Los Alamos National Laboratory Director Charlie McMillan displays a QKarD, a Los Alamos device that uses quantum cryptography to transmit secure signals between sender and receiver. Courtesy/LANL
Los Alamos National Laboratory Director Charlie McMillan, right, with, from left, Anthony Cugini of the National Energy Technology Laboratory, Thom Mason of Oak Ridge National Laboratory and Tomas Diaz de la Rubia of Deloitte Consulting LLP. Courtesy/LANL
- Securing the grid will be key for energy security going forward
NATIONAL HARBOR, Md.—Los Alamos National Laboratory Director Charlie McMillan told a gathering of energy executives Tuesday that securing the electrical grid is a major concern now and it’s only becoming more serious.
“If you look back at the last year, there were several hundred attacks on critical infrastructure,” McMillan said, addressing attendees at the Deloitte Energy Conference near Washington, DC. “More than 40% of those attacks were on the energy sector.”
Resilience and reliability of the electrical grid have become key energy security concerns at the Laboratory and are important focus areas in global security. Experience with massive amounts of data, complex systems and security technology involved in nuclear weapons research are now providing insights for grid security, McMillan said.
“In the time it takes me to say this sentence, the external firewalls of Los Alamos will be challenged hundreds of times by adversaries. Our systems, and yours, are very attractive,” McMillan said. “But encrypting control signals on the grid is particularly challenging because any encryption scheme must be able to meet competing standards for very rapid response and high security.”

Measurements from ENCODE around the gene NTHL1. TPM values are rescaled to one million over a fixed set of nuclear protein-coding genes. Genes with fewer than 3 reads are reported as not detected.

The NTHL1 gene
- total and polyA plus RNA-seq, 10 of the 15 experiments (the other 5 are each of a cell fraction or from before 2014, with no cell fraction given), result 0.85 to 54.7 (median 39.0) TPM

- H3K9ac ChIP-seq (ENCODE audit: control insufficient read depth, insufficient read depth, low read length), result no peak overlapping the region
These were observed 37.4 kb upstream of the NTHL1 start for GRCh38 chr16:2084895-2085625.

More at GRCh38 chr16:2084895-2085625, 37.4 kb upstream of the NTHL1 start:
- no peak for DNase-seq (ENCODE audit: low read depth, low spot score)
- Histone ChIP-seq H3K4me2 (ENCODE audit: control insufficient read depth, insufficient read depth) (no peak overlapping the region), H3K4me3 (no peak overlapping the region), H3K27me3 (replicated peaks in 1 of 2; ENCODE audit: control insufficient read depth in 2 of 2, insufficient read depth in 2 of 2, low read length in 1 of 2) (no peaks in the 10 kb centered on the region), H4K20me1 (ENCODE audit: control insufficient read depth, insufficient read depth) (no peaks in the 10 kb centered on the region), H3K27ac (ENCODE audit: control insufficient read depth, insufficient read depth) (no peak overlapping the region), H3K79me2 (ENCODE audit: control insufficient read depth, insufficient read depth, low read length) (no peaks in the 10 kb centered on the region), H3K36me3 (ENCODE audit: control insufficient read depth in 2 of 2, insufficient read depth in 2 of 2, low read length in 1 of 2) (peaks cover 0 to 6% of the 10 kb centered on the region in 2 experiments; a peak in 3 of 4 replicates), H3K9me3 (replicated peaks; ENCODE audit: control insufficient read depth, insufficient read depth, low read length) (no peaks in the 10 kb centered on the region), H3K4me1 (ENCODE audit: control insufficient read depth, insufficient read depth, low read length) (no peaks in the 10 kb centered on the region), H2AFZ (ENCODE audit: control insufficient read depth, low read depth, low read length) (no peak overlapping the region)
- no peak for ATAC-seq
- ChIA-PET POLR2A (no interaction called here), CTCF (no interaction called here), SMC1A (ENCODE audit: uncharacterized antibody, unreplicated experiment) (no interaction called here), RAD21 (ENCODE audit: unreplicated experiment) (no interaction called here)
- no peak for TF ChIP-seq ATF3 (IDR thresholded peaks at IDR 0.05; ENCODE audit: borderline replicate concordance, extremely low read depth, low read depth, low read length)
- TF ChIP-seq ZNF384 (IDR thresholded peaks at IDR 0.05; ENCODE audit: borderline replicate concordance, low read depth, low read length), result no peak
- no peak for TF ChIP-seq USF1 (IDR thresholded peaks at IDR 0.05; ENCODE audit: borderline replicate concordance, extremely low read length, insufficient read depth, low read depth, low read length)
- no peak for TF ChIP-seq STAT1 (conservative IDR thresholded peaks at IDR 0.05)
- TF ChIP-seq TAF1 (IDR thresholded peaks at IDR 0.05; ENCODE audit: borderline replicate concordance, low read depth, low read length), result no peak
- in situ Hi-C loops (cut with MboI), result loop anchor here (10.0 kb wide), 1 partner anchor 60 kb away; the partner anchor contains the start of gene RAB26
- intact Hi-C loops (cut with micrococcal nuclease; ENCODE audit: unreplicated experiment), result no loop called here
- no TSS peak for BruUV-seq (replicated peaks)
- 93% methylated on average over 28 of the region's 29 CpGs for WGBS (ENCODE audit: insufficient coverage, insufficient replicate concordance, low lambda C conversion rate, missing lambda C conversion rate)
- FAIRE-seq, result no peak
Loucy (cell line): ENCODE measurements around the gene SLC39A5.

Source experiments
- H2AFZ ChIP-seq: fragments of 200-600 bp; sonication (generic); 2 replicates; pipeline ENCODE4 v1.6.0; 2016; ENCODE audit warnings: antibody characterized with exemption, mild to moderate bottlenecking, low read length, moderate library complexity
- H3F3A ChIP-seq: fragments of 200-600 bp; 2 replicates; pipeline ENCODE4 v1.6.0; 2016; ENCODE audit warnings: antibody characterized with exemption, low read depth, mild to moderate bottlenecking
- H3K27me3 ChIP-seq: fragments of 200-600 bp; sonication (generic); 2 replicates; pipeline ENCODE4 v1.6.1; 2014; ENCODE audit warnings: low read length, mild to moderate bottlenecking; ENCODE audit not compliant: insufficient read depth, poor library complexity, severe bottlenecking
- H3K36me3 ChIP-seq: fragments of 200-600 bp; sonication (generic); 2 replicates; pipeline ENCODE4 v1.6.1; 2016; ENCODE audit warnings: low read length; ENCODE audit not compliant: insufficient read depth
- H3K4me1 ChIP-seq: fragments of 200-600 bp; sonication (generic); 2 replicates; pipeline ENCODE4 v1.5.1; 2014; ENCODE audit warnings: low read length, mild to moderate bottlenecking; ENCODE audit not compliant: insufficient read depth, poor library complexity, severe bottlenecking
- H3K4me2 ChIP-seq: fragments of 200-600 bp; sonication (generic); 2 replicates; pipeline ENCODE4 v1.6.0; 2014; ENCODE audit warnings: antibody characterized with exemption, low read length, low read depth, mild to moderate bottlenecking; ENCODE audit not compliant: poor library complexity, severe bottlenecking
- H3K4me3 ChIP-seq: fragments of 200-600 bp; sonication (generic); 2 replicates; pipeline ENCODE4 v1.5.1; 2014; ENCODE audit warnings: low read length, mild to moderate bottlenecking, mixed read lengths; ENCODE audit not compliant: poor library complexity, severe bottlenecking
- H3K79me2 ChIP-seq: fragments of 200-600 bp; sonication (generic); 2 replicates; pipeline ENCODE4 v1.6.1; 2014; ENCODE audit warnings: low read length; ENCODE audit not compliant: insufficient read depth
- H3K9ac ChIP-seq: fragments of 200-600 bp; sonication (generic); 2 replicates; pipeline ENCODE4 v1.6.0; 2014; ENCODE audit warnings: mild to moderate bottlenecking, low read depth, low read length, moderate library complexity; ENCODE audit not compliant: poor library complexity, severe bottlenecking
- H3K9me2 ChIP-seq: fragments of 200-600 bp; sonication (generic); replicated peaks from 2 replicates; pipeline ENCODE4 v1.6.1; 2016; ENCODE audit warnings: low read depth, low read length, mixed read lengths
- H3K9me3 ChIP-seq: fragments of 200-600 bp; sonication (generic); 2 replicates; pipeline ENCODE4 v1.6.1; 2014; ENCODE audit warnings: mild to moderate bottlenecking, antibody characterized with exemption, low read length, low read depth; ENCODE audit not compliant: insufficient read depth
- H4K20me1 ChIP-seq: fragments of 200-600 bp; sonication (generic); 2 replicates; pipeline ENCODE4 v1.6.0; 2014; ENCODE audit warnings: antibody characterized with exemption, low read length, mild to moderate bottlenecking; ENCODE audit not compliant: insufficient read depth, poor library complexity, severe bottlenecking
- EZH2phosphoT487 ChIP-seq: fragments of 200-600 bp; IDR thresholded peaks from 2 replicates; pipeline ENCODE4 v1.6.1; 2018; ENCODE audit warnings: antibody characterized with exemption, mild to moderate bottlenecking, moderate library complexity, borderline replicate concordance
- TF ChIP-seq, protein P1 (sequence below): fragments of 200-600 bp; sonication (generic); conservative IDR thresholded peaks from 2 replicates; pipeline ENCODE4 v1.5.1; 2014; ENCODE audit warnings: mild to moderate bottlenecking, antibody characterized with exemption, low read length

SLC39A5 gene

McMillan showed a Los Alamos device called a QKarD that uses principles of quantum cryptography to send secure signals at the speed of light. Single photons are used to produce secure random numbers between users, and these random numbers are then used to authenticate and encrypt the grid control data. QKarD was successfully tested recently at the University of Illinois to send signals between grid components separated by more than 12 miles of optical fiber.
Securing grid control systems with quantum cryptography would make them far less vulnerable to those attempting to interfere with signals between generators, control centers and substations.
For more information on QKarD:
- LANL Developing Quantum Encryption to Secure Communications Networks (Power Magazine, May 20, 2013
- Quantum cryptography put to work for electric grid security (Los Alamos National Laboratory news release February 2013)
The work has led to 27 U.S. and foreign patent applications and the Lab’s Technology Transfer Division is receiving inquiries from companies within the electric-grid control industry.